So I thought I’d start off with something easy…something basic…something like a chapatti…unfortunately the end result was nothing like a chapatti.
The instructions were quite straight forward – add sufficient water to the chapatti flour to form a dough. But there was no water to flour ratio. The flour is quite thick, almost wholemealy and didn’t seem to want to mix with the water either with a spoon or by hand, and I must’ve added to much as I ended up with a rather sticky ball of dough that I couldn’t get a rolling pin near. Tried to flatten it with my palms and do a bit of pizza-base-stylee stretching. Still feling optimistic at this stage I popped it on the hot griddle pan, a couple of minutes each side. Total disaster! When it came to time to flip it over it just stuck to the pan. Still I scraped it off and tried to cook the other side. But it was too thick to cook through, and I still had raw dough in the middle so as an emergency measure I tried a few minutes in a hot oven – the result resembled a rock hard brick more than it did a chapatti.

Back to the chapatti drawing board for me!

Monday, 1 November 2010

Marketing – the most fun you can have with your clothes on

-malcolm mcdonald-

A few weeks ago now I attended a marketing lecture at Leeds Met, a free lecture to both students and professionals, Professor Malcolm Mcdonald was the guest lecturer, the 1st chartered marketer in the UK, and professor at the Cranfield School of Management. At 73 years old, Malcolm is writing his 44th book, and goes for a 3 mile run every morning, he is not your average 73 year old granddad snoozing in his slippers in front of the telly. He was a really entertaining speaker, surprisingly funny and had some great boardroom anecdotes, with a lovely phrase ‘odious little toad’ (which I am going to steal to describe someone i know). All in all I don’t think I’ve enjoyed a lecture so much in my 4 years at uni and 2 years CIM course (no offence Neil!).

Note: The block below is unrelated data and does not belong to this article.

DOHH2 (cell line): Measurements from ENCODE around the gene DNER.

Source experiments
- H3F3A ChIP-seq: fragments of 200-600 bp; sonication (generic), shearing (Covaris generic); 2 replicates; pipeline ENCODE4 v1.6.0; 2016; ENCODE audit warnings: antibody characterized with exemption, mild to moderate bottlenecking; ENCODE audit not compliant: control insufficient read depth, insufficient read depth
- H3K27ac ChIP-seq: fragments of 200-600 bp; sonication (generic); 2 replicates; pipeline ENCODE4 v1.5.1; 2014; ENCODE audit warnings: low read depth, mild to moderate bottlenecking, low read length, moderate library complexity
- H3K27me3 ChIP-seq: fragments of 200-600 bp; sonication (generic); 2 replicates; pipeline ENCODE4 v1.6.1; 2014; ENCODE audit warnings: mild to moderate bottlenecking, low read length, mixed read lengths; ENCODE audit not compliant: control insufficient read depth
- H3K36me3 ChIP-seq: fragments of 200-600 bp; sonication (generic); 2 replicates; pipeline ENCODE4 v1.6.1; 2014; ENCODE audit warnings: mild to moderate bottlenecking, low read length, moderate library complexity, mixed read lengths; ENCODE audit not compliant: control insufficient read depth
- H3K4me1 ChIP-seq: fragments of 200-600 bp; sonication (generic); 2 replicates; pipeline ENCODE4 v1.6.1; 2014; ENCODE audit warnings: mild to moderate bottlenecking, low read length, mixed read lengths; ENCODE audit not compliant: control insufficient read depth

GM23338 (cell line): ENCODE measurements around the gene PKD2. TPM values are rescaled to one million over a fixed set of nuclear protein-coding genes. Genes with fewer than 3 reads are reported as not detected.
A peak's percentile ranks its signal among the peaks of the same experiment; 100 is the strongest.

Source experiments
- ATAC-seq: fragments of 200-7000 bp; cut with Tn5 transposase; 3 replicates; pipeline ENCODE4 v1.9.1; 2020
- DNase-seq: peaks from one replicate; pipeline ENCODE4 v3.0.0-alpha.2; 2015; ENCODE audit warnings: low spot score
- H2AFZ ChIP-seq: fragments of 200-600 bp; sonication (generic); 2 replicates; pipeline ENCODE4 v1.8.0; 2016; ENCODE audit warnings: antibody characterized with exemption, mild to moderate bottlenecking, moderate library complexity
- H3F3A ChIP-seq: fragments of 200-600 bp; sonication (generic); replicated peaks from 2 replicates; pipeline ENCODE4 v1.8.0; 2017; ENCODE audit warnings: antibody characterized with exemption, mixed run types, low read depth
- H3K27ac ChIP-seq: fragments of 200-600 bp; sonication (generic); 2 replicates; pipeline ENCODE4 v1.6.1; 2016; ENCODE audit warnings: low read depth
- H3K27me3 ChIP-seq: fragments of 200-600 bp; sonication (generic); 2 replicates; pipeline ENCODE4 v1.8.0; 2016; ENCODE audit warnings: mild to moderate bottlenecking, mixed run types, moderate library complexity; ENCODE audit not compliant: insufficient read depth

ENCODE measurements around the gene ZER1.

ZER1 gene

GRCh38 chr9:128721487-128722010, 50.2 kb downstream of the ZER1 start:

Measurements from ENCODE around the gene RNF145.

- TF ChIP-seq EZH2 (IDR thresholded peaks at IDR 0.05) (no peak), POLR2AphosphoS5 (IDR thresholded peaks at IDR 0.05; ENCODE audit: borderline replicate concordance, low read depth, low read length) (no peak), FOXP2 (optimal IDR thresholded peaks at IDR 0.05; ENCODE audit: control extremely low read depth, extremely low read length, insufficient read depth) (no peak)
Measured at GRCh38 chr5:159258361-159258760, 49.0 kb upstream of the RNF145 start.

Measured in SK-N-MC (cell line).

The lecture title was Ten Crucial questions Boards of Directors are asking their marketing managers and the answers they should be receiving.

As a practitioner I found this lecture really useful, not so much for the actual answers to these 10 questioners but the ability to apply what Malcolm was saying to the real world, to my work world. Often as a student, (even as a CIM student in the earlier years of my marketing career with limited exposure to senior management and directors) it can be difficult to apply the knowledge you are receiving with the practical application in the real world – especially in areas that are out of your job scope or control.

A lot of what Professor Mcdonald was saying wasn’t new or groundbreaking but was presented in a way that made sense and was put into context. This wasn’t a purely academic lecture but was sprinkled with real life examples, the best of course were examples of how to do it badly!

One of the key themes that I took from this lecture was know your market.